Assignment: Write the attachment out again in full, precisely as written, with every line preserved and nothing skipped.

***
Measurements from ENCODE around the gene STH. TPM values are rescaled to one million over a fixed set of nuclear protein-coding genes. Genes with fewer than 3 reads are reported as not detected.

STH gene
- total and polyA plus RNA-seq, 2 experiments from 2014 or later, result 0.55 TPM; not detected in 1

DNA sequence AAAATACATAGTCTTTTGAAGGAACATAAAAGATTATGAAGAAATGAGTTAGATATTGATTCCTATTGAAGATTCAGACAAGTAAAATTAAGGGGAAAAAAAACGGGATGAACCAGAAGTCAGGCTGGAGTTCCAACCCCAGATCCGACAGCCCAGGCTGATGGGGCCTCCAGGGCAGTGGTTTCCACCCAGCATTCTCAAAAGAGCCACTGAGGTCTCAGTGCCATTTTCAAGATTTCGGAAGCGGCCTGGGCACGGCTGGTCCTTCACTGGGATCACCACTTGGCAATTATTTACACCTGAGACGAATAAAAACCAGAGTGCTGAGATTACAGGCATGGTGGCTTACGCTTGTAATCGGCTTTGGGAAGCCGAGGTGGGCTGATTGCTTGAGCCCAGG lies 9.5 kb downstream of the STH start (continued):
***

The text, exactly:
Measurements from ENCODE around the gene STH. TPM values are rescaled to one million over a fixed set of nuclear protein-coding genes. Genes with fewer than 3 reads are reported as not detected.

STH gene
- total and polyA plus RNA-seq, 2 experiments from 2014 or later, result 0.55 TPM; not detected in 1

DNA sequence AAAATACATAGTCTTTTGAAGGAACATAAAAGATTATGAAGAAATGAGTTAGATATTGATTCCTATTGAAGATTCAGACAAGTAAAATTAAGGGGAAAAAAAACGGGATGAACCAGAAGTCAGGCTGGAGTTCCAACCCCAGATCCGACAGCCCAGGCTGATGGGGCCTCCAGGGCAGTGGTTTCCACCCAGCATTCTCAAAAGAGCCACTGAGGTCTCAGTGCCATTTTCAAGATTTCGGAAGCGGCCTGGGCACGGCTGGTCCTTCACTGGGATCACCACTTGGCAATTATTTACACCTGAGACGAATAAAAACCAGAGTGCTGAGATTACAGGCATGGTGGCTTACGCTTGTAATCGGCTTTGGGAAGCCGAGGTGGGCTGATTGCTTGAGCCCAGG lies 9.5 kb downstream of the STH start (continued):